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24 Apr 2023

The dynamics of VC for AI – get the scoop on our latest report

Alex Harrowell, Principal Analyst, Omdia
The dynamics of VC for AI – get the scoop on our latest report
To give us a bit of insight into the Omdia Market Radar: Top AI Hardware Startups, Alex Harrowell, Principal Analyst at Omdia provides insights into where the technology is headed, what is likely to happen with these companies in the next couple of years, and the dynamics of the venture capital funding ecosystem. He argues that there needs to be a shift from generic AI acceleration towards more scalable designs and to custom products. Interview with Chuck Martin, Editorial Director, AI Business.

Can you tell us about the report?

We’ve been exploring the top AI startups in a recent report, the Top AI Hardware Startups Market Radar. This report starts off with a data screen of the top 25 best-funded startups in the sector, then drills down to give insight into where the technology in this space is heading, what's likely to happen with these companies in the next couple of years, and the dynamics of the venture capital funding ecosystem.

Can you reveal any insights that the report has uncovered?

The enthusiasm for funding chip start-ups that gripped the venture capital ecosystem has cooled off somewhat. After the banner year of 2020-2021, where over $3 billion was invested, we haven’t had such a big round except for MooreThreads at the end of 2022. 2022 was a bit quieter. Logically, this implies there'll be a wave of exits in the near future. Another issue we've seen is a considerable degree of herding in funding, with funding racing not just into chips for AI but chips using the using the same architecture and pursuing the same applications and strategies. The great majority of this funding (58%, approximately $6 billion) has gone into devices developed for generic AI acceleration rather than for any particular use case in mind.

Just under half of the total incorporate devices that use the so-called CGRA (Coarse-Grained Reconfigurable Architecture). Essentially, a large flat matrix that consists of very simple multiply-accumulate cores and blocks of memory. These devices rely on a special compiler for optimization, which is crucial for mapping the neural network onto the device. Typically, these are dataflow chips, meaning they execute when they receive data, rather than constrained by a clock.

The problem with this approach, however, is scalability. Many of these hardware developers initially aimed to store the entire AI model’s neural network in SRAM on the chip. This is ideal from an input-output perspective, as there is no faster way to access data and weights than having them directly on the accelerator. However, models keep getting bigger, and this presents challenges in terms of both scaling up to accommodate larger models and scaling down for use at the edge and in data centers.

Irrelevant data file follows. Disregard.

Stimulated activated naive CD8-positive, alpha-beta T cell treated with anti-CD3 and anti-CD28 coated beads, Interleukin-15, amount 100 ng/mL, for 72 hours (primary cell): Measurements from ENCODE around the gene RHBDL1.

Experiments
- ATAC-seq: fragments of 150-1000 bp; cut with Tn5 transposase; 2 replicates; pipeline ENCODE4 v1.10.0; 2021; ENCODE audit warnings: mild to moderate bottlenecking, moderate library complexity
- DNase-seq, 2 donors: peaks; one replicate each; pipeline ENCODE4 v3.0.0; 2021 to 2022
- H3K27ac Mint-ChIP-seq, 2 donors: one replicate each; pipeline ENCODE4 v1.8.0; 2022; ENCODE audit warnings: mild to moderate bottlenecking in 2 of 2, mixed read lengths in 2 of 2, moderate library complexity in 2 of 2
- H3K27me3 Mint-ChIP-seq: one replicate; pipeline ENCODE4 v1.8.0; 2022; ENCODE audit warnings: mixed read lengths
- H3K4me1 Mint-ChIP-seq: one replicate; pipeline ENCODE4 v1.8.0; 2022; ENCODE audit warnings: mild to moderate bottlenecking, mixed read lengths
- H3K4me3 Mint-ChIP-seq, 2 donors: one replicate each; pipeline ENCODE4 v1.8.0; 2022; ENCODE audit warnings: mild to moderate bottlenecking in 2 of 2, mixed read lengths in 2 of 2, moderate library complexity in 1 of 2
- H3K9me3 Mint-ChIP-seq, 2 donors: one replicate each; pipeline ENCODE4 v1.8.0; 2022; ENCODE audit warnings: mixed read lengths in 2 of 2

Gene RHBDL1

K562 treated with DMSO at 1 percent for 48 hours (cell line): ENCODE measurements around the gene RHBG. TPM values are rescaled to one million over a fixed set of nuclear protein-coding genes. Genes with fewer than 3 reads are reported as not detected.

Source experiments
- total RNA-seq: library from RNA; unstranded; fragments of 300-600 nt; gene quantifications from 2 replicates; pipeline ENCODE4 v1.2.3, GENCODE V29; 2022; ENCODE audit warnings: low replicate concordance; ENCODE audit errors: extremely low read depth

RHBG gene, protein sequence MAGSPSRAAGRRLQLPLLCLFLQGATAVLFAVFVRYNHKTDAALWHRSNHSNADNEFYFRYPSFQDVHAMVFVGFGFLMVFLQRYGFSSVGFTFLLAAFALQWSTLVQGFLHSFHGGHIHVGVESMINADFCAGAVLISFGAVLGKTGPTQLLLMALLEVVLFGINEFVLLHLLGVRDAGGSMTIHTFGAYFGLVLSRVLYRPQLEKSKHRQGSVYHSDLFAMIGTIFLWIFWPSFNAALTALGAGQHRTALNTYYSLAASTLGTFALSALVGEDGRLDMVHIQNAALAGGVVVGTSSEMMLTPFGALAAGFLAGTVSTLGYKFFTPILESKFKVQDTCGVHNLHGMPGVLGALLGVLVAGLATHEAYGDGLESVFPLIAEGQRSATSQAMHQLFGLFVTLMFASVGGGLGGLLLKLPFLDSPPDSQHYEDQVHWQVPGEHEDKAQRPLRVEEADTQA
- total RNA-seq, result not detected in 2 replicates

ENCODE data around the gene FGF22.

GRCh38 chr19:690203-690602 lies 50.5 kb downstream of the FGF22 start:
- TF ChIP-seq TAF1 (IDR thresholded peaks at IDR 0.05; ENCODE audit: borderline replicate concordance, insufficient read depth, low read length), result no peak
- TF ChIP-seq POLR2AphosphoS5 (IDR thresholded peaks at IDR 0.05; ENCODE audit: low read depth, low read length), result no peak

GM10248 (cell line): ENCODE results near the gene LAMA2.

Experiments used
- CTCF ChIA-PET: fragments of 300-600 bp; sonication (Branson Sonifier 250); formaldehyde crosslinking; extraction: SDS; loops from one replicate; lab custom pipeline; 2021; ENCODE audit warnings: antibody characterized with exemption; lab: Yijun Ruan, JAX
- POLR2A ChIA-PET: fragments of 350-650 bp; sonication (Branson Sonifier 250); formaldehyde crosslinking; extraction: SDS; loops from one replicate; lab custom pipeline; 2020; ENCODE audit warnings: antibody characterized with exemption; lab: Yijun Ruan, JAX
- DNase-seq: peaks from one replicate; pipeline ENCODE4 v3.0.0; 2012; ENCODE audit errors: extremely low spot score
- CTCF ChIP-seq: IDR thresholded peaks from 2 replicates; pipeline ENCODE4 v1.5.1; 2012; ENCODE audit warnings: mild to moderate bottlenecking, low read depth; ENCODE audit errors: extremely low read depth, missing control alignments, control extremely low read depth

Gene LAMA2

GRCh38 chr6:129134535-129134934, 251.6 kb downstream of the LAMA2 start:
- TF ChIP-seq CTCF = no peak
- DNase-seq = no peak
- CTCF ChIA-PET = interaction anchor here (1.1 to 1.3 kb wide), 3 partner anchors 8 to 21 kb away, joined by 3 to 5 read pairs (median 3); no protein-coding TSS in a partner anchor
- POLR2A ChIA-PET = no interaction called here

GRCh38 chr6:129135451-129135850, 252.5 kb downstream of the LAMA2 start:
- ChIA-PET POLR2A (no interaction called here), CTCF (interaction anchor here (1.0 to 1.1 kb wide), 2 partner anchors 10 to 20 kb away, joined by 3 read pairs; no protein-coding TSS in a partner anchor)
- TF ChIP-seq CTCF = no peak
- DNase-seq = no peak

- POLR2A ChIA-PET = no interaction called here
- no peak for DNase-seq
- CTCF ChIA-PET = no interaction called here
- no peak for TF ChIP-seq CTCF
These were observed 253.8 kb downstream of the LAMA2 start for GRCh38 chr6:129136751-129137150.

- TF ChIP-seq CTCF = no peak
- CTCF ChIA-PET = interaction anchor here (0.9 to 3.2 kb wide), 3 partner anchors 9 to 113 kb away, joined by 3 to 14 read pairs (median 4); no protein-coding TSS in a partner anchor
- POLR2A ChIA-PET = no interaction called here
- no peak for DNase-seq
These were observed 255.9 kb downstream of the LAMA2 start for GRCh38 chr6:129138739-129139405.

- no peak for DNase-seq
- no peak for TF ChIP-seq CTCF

Does this mean that AI on the chip is going to go away as a concept?

No, I think it's going to evolve into multi-chip devices - systems designed around small units of scalability. Very large-scale systems may find a place, possibly more in the high-performance computing (HPC) sector. But there is an obvious issue if the best way you can scale up is by adding another device which is the size of the entire wafer.

So, are we going to see big developments in 2023, or is this going to be gradual?

I think we will see more substantial developments. In the big-name sector, we have seen major launches including Intel’s launch of the Sapphire Rapids CPU with its AMX accelerator in January, and AMD a bit earlier with the Ryzen 7. NVIDIA have also launched the L4, L40, and RTX4090 GPUs at GTC23. There are a couple of startups in stealth mode that I'm expecting to reveal something fairly soon as well.

One thing I do expect is that with tighter funding and some degree of greater scepticism towards the claims, we will see some exits. I suspect that the key route out won't be so much to the IPO, but rather a trade sale to one of the major silicon vendors. With the recent position of SVB, there are more likely to be exits due to financial tensions in the VC ecosystem. Not only did a lot of start-ups fund there, so did VC’s, and SVB lent a lot (venture debt, straight business lending, and also financing VC limited partners and founders for capital calls) in that space. There's around $10 billion on the balance sheets of the major silicon vendors, around $23 billion at Apple, and about $35 billion at Amazon. They're interested in the fundamental technology, and they tend to have substantial AI workloads of their own, as well as serving customer workloads. They also have substantial use cases for AI internally. I wouldn't be surprised if quite a few exits end up being through trade sales.

Read the report Omdia Market Radar: Top AI Hardware Startups. For more insights on the world of AI across sectors visit The London AI Summit, June 14-15 2023, where Omdia’s experts will be exploring everything from Bridging the Culture and Knowledge Gap Between Design Teams & Technical ML Skills to State of the Quantum Ecosystem.

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